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The spectre of avian flu means animal health must be a European Parliament priority




By Roxane Feller, secretary general of AnimalhealthEurope, Europe’s animal health association

The growing risk of a livestock disease crossover – as the world is witnessing with the spread of avian flu into dairy cattle – is precisely why the EU has long been a champion for improved animal health within its agrifood systems. The speed with which vaccines were developed and deployed to protect livestock against outbreaks of bluetongue virus in recent weeks, for instance, showcases the cutting-edge nature of Europe’s animal health sector.

Yet, the threat of diseases like avian flu is not the only challenge facing the continent’s food supply. Growing climate impacts, including increasing heat, drought and flooding, are also placing increasing burdens on Europe’s farmers to produce food more sustainably.

With a new parliament taking its seat in July, EU policymakers must therefore continue to leverage this strong continental legacy of support for better animal health.

Doing so will not only empower farmers to feed the continent more sustainably but will also build their resilience against rising climate and disease challenges worldwide. Despite drastic changes to the make-up of the EU Parliament following the recent elections, good animal health should continue to be a cross-party priority, given it is the foundation for improved human and environmental health for us all.

To put animal health as a priority, this first means that EU policymakers must recognise animal health as central to the bloc’s agenda for the future.

The EU must ensure that support for the animal health sector, and its contributions to achieving the bloc’s agenda – from reducing emissions to improving the sustainability of the continent’s food production – is prioritised through ongoing legislation and dialogues.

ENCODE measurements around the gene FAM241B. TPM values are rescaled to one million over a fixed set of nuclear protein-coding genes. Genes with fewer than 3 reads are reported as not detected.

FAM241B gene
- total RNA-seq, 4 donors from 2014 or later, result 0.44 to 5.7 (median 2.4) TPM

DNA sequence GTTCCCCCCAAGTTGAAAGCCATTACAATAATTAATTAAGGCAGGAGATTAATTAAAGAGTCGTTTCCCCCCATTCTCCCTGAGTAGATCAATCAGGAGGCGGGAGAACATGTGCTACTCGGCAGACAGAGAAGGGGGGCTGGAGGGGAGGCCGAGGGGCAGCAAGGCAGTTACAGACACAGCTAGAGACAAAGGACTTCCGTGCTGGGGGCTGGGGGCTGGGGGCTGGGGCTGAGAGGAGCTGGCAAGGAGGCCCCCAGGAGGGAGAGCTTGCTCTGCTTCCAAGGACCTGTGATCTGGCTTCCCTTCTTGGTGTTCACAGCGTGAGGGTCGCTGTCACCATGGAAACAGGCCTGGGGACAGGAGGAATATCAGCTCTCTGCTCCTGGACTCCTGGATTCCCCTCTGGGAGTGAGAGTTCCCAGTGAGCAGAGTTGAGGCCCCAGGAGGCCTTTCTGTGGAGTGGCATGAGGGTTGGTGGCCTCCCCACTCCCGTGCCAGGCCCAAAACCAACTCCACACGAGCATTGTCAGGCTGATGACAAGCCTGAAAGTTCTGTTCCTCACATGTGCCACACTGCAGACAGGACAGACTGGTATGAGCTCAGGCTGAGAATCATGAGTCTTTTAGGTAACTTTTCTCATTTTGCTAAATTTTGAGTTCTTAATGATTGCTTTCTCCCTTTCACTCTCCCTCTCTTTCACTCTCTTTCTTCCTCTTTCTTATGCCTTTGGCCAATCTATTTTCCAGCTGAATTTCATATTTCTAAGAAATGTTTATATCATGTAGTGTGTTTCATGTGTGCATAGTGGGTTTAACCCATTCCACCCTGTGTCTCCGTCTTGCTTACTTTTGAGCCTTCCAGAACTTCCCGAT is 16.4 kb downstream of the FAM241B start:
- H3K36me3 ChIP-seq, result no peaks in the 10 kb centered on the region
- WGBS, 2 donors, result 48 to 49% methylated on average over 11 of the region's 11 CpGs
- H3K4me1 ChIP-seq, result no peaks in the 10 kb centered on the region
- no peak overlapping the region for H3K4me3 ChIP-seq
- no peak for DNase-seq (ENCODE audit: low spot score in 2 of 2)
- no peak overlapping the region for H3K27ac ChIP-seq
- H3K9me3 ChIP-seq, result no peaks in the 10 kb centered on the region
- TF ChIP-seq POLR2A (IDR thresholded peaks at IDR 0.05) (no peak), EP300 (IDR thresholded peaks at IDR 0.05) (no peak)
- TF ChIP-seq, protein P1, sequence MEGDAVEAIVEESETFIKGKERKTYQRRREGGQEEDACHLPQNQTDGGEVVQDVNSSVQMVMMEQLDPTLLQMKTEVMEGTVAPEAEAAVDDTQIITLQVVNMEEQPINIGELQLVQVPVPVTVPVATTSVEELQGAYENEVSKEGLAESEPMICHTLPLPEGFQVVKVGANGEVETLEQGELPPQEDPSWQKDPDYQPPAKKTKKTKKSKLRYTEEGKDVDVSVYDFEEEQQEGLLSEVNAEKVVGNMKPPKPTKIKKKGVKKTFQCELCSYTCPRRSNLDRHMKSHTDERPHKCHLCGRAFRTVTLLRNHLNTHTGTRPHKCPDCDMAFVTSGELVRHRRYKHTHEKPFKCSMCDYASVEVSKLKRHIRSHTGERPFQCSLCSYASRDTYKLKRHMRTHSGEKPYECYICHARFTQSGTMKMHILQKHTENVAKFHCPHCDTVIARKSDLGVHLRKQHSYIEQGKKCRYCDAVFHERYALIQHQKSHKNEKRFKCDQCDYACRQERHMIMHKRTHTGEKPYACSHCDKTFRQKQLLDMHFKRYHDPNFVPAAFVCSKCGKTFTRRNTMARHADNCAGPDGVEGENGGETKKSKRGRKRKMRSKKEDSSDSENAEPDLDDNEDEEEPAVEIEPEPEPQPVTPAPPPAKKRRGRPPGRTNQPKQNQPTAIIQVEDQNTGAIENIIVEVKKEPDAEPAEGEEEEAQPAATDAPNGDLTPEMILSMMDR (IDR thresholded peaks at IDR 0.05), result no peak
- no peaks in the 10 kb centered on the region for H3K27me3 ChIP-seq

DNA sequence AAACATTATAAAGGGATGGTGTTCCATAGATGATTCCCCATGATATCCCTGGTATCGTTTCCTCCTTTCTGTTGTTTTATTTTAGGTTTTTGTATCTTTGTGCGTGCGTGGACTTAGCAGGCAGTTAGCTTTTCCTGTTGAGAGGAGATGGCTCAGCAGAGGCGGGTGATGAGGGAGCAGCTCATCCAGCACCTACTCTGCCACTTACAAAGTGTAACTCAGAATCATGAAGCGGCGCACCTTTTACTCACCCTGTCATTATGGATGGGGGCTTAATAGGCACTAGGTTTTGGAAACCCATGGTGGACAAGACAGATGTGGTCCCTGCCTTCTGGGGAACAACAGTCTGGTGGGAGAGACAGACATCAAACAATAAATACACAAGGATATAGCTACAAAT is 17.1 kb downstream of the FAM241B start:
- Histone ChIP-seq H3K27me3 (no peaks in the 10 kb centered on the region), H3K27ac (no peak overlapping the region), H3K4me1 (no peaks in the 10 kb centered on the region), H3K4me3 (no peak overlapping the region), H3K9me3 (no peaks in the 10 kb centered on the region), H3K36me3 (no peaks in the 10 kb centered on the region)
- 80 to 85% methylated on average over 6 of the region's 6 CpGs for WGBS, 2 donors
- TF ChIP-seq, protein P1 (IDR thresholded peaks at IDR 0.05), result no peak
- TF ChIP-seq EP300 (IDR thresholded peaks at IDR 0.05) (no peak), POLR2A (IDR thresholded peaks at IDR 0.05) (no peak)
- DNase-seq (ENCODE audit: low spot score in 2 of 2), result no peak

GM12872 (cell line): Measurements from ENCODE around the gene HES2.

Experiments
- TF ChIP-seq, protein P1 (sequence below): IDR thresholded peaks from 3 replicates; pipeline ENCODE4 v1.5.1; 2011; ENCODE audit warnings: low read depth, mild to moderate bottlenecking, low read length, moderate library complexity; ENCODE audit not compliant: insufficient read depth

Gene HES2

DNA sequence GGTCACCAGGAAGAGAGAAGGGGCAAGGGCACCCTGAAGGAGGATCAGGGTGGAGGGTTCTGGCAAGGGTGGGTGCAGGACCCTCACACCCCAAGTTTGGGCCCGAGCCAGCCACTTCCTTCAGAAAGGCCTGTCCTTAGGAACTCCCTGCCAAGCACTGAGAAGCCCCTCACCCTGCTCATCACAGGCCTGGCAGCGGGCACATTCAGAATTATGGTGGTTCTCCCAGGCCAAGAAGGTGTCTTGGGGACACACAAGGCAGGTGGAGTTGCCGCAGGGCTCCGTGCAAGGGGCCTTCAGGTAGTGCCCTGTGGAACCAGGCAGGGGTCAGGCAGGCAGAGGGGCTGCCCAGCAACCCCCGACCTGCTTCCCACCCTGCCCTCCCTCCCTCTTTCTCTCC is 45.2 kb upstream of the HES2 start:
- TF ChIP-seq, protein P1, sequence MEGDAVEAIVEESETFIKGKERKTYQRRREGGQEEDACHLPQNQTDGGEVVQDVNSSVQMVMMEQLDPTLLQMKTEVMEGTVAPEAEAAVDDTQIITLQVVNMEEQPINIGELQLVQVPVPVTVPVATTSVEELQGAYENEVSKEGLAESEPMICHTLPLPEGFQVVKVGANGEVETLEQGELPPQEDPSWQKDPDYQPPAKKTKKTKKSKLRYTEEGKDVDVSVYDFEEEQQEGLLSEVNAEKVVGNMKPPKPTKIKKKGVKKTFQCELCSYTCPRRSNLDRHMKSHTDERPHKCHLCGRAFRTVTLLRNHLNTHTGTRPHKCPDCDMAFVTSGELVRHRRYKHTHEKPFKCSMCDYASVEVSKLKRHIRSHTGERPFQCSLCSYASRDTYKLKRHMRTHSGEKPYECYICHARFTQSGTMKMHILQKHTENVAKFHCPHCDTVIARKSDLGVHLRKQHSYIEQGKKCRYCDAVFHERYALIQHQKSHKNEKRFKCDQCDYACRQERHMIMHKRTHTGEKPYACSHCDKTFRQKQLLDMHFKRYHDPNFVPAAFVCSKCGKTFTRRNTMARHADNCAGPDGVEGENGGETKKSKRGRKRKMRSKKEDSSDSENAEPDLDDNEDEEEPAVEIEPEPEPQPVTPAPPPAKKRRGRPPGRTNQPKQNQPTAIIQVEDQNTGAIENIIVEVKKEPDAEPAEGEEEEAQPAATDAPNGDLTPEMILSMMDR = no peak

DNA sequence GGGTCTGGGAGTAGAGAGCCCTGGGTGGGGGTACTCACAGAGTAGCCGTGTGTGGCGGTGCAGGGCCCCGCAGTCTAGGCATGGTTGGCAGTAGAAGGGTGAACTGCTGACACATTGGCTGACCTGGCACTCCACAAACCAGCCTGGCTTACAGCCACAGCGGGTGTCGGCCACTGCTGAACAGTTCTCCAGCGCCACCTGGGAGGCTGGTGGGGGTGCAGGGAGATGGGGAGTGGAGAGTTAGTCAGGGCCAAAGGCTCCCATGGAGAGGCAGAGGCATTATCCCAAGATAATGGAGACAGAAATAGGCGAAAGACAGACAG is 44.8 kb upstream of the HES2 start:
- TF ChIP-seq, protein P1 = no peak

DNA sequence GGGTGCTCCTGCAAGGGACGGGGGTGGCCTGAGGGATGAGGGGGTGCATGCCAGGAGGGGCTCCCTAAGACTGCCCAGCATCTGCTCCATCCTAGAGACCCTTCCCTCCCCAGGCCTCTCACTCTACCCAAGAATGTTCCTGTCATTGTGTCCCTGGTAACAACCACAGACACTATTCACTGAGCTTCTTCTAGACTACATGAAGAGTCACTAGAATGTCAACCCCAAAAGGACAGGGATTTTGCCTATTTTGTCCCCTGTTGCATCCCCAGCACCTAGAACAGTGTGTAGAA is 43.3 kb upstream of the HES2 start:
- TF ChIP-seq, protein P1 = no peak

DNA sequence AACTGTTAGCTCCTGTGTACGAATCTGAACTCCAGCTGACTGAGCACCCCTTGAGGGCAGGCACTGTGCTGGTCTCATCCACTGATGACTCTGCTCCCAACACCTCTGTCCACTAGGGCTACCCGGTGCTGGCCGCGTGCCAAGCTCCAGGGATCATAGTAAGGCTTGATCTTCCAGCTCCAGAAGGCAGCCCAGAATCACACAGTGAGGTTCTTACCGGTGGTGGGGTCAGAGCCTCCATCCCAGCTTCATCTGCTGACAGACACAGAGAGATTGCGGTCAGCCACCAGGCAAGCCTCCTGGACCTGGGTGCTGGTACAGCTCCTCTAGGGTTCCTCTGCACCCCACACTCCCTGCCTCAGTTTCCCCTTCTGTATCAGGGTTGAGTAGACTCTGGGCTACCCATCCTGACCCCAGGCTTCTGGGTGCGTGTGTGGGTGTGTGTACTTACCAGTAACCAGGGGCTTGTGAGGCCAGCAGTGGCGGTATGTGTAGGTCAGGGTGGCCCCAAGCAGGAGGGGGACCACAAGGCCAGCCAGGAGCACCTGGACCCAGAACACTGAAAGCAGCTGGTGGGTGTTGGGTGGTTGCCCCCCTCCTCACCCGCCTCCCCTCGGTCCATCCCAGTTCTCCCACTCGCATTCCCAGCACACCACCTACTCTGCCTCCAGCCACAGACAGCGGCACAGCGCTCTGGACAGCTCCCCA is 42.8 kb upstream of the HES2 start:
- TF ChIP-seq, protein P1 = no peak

For example, the animal health sector can play a key role in the outcomes of the Strategic Dialogue, which was launched by the EU to shape a future for the continent’s agriculture which better supports farmers and their needs.

Supporting improved health interventions for the continent’s livestock, whether through the provisioning of new technologies like vaccines or training more veterinarians, can deliver a multitude of benefits for Europe’s farmers and the communities they serve.

This would not only protect farmers’ livelihoods against rising disease threats but would also help ensure more sustainable food production and fewer losses to disease. Any future support for Europe’s farmers, therefore, cannot come without provisions for better animal health.

Secondly, to leverage the full potential of the animal health sector and fuel improved health and sustainability outcomes, a competitive European veterinary medicine sector must be maintained.

To achieve this, regulation and policy must reflect the realities of the livestock sector, supporting a more forward-thinking approach to animal health and its multitude of benefits.

France’s recent vaccination campaign for ducks, for instance, was an effective response against the threat of avian flu, yet at the same time demonstrated the challenges that remain from a sometimes contradictory policy environment for the animal health and welfare versus trade.

For instance, although vaccination undoubtedly helped to save lives and protect the livelihoods of France’s farmers, this move nonetheless triggered a wave of import restrictions from France’s trading partners.

Yet, despite these challenges, Europe continues to be a world leader in animal health and must further enshrine this legacy.

Europe’s policymakers can do this by continuing to support a vibrant and competitive veterinary medicines sector to deliver much-needed products to address rising disease challenges. This means ensuring legislation supports the animal health sector in playing a leading role in helping the continent meet its sustainability and future agrifood agenda.

Finally, EU policymakers must recognise the role of animal health in empowering farmers to produce more food, more sustainably.

With animal diseases causing the loss of at least 20% of livestock production globally each year, supporting farmers with greater access to veterinary services and the latest animal health products can empower them to feed the continent more sustainably, while safeguarding their livelihoods.

Crucially, this means listening to and understanding the challenges facing the continent’s farmers, while also supporting them with greater access to veterinary services and all animal health products – access to which is not uniform across the continent. Doing so will not only safeguard their livelihoods, but also protect their contribution to continent-wide food security.

From climate change to discontent among farmers around the direction of the bloc’s agrifood agenda, the to-do list of the EU’s next parliament will undoubtedly be stacked, with attention diverted in many different directions.

By putting animal health front and centre, the EU can ensure not only that the continent weathers rising threats to food production but that it can also take the first steps needed to create a more sustainable and healthy future for all.

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